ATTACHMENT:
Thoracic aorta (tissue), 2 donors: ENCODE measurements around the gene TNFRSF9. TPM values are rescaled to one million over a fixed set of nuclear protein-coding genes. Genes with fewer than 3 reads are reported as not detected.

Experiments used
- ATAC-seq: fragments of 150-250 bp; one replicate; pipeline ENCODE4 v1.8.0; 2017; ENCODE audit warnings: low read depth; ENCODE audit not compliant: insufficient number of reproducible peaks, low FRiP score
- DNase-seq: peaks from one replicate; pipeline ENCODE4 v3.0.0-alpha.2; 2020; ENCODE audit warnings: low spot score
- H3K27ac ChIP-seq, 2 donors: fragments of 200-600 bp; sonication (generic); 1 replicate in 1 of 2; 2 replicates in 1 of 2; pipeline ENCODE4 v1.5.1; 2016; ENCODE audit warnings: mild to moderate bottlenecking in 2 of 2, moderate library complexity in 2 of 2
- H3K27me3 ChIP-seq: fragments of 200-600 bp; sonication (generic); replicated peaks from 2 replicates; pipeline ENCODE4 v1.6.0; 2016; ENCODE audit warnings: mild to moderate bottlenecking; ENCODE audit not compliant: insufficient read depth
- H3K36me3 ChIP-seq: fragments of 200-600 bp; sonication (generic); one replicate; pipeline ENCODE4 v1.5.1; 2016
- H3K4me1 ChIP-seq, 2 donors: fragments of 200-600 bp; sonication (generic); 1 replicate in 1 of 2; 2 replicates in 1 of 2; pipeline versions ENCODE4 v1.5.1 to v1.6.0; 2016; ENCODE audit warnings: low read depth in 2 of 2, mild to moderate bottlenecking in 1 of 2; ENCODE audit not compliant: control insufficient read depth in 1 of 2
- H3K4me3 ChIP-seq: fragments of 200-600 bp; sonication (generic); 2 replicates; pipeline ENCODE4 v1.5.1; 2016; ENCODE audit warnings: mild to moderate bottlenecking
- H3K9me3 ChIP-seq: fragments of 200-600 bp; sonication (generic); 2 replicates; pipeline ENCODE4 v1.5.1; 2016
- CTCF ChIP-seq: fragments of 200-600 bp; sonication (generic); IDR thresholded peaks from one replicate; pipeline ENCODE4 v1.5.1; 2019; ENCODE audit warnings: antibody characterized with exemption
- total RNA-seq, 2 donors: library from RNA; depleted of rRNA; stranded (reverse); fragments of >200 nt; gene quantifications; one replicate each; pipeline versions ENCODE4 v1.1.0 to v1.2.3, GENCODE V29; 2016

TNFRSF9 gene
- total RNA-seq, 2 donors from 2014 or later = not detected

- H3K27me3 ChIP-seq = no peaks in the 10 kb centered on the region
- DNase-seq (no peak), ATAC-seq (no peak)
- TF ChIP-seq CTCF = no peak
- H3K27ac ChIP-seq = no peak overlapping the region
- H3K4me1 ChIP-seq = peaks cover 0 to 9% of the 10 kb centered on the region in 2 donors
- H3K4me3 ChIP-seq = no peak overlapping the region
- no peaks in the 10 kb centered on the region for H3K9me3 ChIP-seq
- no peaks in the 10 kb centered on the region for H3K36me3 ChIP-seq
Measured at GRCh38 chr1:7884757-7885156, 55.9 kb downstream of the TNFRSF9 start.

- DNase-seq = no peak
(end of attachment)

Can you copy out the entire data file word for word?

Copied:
Thoracic aorta (tissue), 2 donors: ENCODE measurements around the gene TNFRSF9. TPM values are rescaled to one million over a fixed set of nuclear protein-coding genes. Genes with fewer than 3 reads are reported as not detected.

Experiments used
- ATAC-seq: fragments of 150-250 bp; one replicate; pipeline ENCODE4 v1.8.0; 2017; ENCODE audit warnings: low read depth; ENCODE audit not compliant: insufficient number of reproducible peaks, low FRiP score
- DNase-seq: peaks from one replicate; pipeline ENCODE4 v3.0.0-alpha.2; 2020; ENCODE audit warnings: low spot score
- H3K27ac ChIP-seq, 2 donors: fragments of 200-600 bp; sonication (generic); 1 replicate in 1 of 2; 2 replicates in 1 of 2; pipeline ENCODE4 v1.5.1; 2016; ENCODE audit warnings: mild to moderate bottlenecking in 2 of 2, moderate library complexity in 2 of 2
- H3K27me3 ChIP-seq: fragments of 200-600 bp; sonication (generic); replicated peaks from 2 replicates; pipeline ENCODE4 v1.6.0; 2016; ENCODE audit warnings: mild to moderate bottlenecking; ENCODE audit not compliant: insufficient read depth
- H3K36me3 ChIP-seq: fragments of 200-600 bp; sonication (generic); one replicate; pipeline ENCODE4 v1.5.1; 2016
- H3K4me1 ChIP-seq, 2 donors: fragments of 200-600 bp; sonication (generic); 1 replicate in 1 of 2; 2 replicates in 1 of 2; pipeline versions ENCODE4 v1.5.1 to v1.6.0; 2016; ENCODE audit warnings: low read depth in 2 of 2, mild to moderate bottlenecking in 1 of 2; ENCODE audit not compliant: control insufficient read depth in 1 of 2
- H3K4me3 ChIP-seq: fragments of 200-600 bp; sonication (generic); 2 replicates; pipeline ENCODE4 v1.5.1; 2016; ENCODE audit warnings: mild to moderate bottlenecking
- H3K9me3 ChIP-seq: fragments of 200-600 bp; sonication (generic); 2 replicates; pipeline ENCODE4 v1.5.1; 2016
- CTCF ChIP-seq: fragments of 200-600 bp; sonication (generic); IDR thresholded peaks from one replicate; pipeline ENCODE4 v1.5.1; 2019; ENCODE audit warnings: antibody characterized with exemption
- total RNA-seq, 2 donors: library from RNA; depleted of rRNA; stranded (reverse); fragments of >200 nt; gene quantifications; one replicate each; pipeline versions ENCODE4 v1.1.0 to v1.2.3, GENCODE V29; 2016

TNFRSF9 gene
- total RNA-seq, 2 donors from 2014 or later = not detected

- H3K27me3 ChIP-seq = no peaks in the 10 kb centered on the region
- DNase-seq (no peak), ATAC-seq (no peak)
- TF ChIP-seq CTCF = no peak
- H3K27ac ChIP-seq = no peak overlapping the region
- H3K4me1 ChIP-seq = peaks cover 0 to 9% of the 10 kb centered on the region in 2 donors
- H3K4me3 ChIP-seq = no peak overlapping the region
- no peaks in the 10 kb centered on the region for H3K9me3 ChIP-seq
- no peaks in the 10 kb centered on the region for H3K36me3 ChIP-seq
Measured at GRCh38 chr1:7884757-7885156, 55.9 kb downstream of the TNFRSF9 start.

- DNase-seq = no peak